My freshman year at Harding, Jars of Clay's debut album, Jars of Clay, might as well have been included in the student survival packages. In some circles, owning the album was nearly as imperative to salvation as confessing Christ as Lord. (I suppose I was hell-bound then. I never took the trouble to buy the album because it was ubiquitous.)
Prior to college I never had much exposure to Contemporary Christian music. And, frankly, from what I had heard, I didn't want any more. Most of the songs I'd heard were just vacuous, repetitive praise lyrics set to second-rate pop songs. (Sadly, those sort of songs still dominate Christian radio, and CoC's bastardize them into devo songs.) In fact, two of the three all-time most mawkish songs (the other being "My Heart Will Go On") are performed by Christian singers--"Friends" and "Butterfly Kisses." Hold on, I need to go kneel by the toilet for a bit.
Ok, I feel better now. Anyhow, JoC's debut showed me that CC music could actually be good music, with the capacity to move the listener in a way that didn't cause nausea. I'd still place "Worlds Apart" among my "Top 5 Most Convicting CC Songs." Derek Webb's "Wedding Song" easily heads that list. If you've never heard the song, you need to.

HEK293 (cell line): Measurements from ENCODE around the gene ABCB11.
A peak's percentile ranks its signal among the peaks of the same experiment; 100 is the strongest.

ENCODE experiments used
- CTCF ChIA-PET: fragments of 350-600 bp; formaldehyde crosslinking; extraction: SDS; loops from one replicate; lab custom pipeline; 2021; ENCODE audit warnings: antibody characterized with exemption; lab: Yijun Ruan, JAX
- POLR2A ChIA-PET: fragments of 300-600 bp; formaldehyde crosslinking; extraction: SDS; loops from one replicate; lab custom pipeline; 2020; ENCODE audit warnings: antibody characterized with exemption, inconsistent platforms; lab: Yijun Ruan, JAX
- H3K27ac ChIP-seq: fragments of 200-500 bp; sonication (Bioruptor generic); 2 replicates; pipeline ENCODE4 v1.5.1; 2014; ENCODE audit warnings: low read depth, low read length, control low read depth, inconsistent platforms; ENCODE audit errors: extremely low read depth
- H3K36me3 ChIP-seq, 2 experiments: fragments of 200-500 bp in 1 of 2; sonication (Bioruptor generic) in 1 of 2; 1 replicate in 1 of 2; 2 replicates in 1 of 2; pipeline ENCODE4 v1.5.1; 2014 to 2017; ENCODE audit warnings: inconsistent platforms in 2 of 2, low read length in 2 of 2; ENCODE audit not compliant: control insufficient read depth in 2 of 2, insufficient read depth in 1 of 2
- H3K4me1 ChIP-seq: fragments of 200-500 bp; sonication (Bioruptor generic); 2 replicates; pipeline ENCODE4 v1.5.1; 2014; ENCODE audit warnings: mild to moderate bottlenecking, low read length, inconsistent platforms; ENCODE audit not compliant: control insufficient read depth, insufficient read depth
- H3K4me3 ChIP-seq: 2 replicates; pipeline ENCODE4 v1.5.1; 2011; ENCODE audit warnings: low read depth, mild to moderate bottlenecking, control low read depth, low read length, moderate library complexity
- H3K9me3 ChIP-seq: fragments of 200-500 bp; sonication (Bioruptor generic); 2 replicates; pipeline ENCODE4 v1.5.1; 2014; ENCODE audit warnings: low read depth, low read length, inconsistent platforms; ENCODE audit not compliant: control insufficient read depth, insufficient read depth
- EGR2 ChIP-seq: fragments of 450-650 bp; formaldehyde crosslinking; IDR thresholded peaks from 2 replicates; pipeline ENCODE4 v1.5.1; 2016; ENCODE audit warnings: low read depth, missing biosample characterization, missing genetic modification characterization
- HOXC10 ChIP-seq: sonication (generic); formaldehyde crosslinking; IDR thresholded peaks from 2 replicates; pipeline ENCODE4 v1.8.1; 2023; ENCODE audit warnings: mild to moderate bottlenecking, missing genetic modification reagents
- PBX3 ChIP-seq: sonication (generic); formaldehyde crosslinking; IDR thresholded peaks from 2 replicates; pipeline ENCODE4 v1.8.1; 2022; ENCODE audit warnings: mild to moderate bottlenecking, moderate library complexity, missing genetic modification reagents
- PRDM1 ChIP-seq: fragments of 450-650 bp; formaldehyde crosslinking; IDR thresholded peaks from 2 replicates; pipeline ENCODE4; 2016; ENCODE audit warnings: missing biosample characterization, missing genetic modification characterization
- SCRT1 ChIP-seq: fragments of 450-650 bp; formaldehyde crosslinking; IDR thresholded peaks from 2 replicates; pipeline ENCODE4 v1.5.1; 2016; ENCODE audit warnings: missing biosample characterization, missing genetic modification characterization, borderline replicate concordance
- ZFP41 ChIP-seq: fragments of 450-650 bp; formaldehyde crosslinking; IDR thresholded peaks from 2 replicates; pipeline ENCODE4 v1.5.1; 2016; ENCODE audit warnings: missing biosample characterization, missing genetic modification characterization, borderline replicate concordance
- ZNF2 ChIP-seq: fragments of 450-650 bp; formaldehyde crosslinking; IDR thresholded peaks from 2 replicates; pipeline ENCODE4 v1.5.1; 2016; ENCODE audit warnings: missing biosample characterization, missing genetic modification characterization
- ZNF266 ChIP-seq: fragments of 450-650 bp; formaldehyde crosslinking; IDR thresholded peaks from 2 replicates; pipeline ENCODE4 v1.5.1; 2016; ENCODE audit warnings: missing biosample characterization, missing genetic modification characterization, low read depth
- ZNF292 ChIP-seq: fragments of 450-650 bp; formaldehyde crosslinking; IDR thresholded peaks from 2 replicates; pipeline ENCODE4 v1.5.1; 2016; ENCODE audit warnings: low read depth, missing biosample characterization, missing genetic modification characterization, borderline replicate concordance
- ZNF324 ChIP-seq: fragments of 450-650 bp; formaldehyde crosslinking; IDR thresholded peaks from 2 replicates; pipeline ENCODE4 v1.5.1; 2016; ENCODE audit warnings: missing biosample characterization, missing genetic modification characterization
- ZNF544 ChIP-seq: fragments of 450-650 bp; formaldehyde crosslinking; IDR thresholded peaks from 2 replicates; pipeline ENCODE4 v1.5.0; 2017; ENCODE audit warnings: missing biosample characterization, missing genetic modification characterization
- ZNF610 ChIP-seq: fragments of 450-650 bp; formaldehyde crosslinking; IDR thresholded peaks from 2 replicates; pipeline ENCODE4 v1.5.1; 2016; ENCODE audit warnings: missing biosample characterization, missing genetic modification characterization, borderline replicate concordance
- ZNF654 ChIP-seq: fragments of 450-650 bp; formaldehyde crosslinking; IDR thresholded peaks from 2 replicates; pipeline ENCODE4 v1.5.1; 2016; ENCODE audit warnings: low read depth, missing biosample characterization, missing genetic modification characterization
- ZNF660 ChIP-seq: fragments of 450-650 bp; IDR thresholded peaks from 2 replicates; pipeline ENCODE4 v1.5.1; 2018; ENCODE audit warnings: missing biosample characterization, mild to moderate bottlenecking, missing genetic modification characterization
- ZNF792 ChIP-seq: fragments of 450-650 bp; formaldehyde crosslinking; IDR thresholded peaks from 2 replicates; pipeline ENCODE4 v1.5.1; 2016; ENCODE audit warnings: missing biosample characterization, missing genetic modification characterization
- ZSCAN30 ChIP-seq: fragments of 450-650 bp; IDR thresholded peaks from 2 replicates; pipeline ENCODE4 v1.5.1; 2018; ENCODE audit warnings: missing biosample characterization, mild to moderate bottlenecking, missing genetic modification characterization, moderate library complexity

Jars of Clay is probably the most influential CC album ever, which is a mixed blessing. While it was certainly a ground-breaking album, it also spawned a myriad of less-talented poseur bands, and pretentious guitar-playing college guys had another way to be cool Christians, wooing girls and praising God.
I don't like the album as much as I used to. I listened to it a few weeks ago for the first time in years, and I couldn't get over how somniferous most of it is. There are some terrific songs--"Like a Child" (but what's with the stupid penny whistle?), "Flood," "Love Song for a Savior," and especially "Worlds Apart"--but a lot of the tracks sound like the same mid-tempo song with different lyrics, which can prove detrimental to staying awake if you're listening to the CD while driving. JoC has expanded their musical repetiore quite a bit since then, and they have a better sense for varying melody and dynamics.
Maybe the flaws of the album convey a more signifcant message than any of the lyrics, though. For all its imperfections, the album has moved listeners and furthered the Lord's kingdom. We, too, as imperfect people can do the same by God's grace.